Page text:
An abused and emaciated pit bull found on Quincy’s streets late last month has provoked an intensive search for the dog’s torturer, who law enforcement officials said may be a repeat offender.
The injuries to the dog were extensive and grotesque, pointing to the starvation and abuse of the animal over a prolonged period, officials said.
“It is highly unlikely that this level of sadistic cruelty could be shown to one animal and not be part of a pattern involving other animals or perhaps vulnerable people,” Norfolk District Attorney Michael Morrissey said in a press release. “We need to find the person who did this and see what else they are doing.”
The female pit bull, estimated to be 1 to 2 years old, was found Aug. 31 around Carrolls Lane, near the Whitwell Street Playground and Quincy Medical Center campus. Veterinarians have since put down the dog, saying that she was too injured to be saved.
Morrisey said investigators did not know whether the dog had been abused in Quincy.
In a summary report by the Animal Rescue League of Boston, veterinarians said the dog weighed 18.2 pounds, compared with a normal weight of 40 pounds for a dog of that age.
The dog had evidence of burns on its nose, the report said, its tongue had been cut into a serpent-like split, and the right eye appeared to have been stabbed. X-rays showed multiple skull and facial fractures, dislocated joints, blunt force trauma to the chest, and multiple vertebrae fractures.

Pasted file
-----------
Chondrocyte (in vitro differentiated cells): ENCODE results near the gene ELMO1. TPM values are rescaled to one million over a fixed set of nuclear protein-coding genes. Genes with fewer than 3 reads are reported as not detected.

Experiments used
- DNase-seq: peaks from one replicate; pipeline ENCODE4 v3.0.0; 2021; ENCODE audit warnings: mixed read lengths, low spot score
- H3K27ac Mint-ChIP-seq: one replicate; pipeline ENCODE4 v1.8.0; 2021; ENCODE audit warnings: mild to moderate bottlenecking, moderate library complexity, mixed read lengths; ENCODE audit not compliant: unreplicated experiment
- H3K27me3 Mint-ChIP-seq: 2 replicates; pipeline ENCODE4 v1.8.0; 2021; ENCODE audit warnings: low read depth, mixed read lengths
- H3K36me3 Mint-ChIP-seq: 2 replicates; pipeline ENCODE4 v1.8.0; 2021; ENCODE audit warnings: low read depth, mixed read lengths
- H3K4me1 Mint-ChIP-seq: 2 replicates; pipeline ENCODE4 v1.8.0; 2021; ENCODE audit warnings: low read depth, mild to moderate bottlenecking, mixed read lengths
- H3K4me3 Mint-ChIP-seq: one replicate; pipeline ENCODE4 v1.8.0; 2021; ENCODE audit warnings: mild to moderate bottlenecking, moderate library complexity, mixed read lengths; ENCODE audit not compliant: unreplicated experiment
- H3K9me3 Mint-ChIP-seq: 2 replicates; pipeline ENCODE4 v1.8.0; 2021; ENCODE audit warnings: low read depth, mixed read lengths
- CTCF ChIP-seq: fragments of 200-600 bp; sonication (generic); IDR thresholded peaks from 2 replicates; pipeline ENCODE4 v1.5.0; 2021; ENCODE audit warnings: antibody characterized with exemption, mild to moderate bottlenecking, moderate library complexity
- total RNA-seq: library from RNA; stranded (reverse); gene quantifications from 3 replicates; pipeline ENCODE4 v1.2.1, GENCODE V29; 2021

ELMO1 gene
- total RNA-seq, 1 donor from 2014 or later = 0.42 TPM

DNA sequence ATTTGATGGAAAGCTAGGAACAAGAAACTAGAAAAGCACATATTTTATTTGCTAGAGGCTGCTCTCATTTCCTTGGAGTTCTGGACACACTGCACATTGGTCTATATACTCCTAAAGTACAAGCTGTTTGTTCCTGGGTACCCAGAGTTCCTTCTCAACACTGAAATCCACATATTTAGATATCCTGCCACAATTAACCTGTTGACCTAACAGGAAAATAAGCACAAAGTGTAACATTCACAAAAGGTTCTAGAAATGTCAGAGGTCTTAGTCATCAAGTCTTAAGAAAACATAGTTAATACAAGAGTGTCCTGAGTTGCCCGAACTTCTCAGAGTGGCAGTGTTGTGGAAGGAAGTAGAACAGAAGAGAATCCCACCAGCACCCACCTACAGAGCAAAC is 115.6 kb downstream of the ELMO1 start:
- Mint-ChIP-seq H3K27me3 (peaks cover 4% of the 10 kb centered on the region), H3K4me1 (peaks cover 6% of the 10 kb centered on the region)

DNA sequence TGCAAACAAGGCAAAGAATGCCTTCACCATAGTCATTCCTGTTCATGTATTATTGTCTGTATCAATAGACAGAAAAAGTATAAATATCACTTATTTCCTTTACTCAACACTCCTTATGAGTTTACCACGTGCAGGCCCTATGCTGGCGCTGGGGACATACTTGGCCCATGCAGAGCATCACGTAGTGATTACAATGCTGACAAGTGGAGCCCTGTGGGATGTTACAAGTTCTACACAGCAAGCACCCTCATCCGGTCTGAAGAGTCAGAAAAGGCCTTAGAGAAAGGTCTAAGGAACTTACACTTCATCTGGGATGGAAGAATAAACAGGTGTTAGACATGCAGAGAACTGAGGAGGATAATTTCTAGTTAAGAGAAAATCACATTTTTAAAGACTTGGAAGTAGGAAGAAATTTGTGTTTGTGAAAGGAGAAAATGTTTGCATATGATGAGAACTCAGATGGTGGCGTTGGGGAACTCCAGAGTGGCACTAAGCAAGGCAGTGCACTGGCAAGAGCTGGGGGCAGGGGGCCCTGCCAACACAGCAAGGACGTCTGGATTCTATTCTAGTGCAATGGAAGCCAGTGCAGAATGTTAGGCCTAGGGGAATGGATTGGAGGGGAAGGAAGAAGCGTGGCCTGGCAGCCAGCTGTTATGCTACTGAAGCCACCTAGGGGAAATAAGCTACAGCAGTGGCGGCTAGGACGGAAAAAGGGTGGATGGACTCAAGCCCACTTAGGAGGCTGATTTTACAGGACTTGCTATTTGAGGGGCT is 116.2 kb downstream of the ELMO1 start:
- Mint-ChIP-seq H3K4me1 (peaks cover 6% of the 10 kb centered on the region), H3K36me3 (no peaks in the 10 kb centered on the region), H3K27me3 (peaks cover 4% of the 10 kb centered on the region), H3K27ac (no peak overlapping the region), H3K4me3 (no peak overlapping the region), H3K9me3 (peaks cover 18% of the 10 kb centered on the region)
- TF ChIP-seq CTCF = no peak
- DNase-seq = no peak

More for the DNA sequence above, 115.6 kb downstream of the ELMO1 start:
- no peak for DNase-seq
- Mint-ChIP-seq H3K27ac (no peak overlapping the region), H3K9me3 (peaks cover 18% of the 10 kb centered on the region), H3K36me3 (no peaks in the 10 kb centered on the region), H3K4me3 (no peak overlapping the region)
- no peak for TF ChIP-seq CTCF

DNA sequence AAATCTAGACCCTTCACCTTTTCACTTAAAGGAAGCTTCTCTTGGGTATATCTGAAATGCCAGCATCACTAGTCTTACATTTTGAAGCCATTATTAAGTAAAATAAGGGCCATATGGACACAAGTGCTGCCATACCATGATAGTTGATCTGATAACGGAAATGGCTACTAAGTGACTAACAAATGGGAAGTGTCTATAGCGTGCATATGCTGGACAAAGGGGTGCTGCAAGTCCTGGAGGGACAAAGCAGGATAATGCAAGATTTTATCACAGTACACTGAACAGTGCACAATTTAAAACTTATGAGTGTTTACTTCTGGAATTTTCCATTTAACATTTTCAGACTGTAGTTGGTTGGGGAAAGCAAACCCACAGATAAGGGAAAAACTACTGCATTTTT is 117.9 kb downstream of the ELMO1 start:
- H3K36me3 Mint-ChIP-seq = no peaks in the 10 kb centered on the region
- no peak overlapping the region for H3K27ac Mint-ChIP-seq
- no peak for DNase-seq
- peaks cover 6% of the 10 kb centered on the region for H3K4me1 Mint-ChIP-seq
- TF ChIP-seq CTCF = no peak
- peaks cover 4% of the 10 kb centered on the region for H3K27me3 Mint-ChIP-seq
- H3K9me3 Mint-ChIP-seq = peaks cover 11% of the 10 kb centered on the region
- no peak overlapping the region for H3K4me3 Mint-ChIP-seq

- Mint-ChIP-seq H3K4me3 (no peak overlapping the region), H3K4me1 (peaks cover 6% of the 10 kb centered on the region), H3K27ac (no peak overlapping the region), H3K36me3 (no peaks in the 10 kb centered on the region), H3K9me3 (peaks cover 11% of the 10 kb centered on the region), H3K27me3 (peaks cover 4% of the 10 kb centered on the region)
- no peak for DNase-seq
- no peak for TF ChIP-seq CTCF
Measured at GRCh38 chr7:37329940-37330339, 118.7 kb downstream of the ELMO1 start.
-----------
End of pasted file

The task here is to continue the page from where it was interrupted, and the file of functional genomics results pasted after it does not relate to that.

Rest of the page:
Martha Smith-Blackmore, a vice president with the rescue league, said she typically sees instances of intentional animal abuse once every few months, but this case was by far the worst she has ever seen.
“The degree of sadism that had to be involved . . . The fact that there is a multiplicity of types of injuries — pulling, beating, stabbing, burning, mutilation — it speaks of just the worst type of abuse that could happen,” she said in an interview.
She added that many abuse cases probably go unreported as animals are simply discarded in the woods or the trash.
“Fortunately, with the increases in awareness and understanding with the real link of animal cruelty and potential violence against people, and awareness of society that we won’t stand for animals being harmed, there is interest in investigating and prosecuting these cases,” she said.
Quincy police Lieutenant Jack Sullivan agreed on the importance of finding the perpetrator.
“There is a good chance that this person has abused something or someone else at some point in time,” said Sullivan.
At a press conference Tuesday afternoon, Quincy Police Chief Paul Keenan said there were no leads in the case, but photographs of the dog have been released “in the hope that someone will recognize the dog.”
Anyone in Eastern Massachusetts with information about the case is asked to call the Animal Rescue League of Boston, Law Enforcement Deparment, 617-526-5610; send an e-mail to firstname.lastname@example.org; or call Quincy police Detective Thomas Pepdjonovich at 617-745-5774.
Jessica Bartlett can be reached at jessica.may.bartlett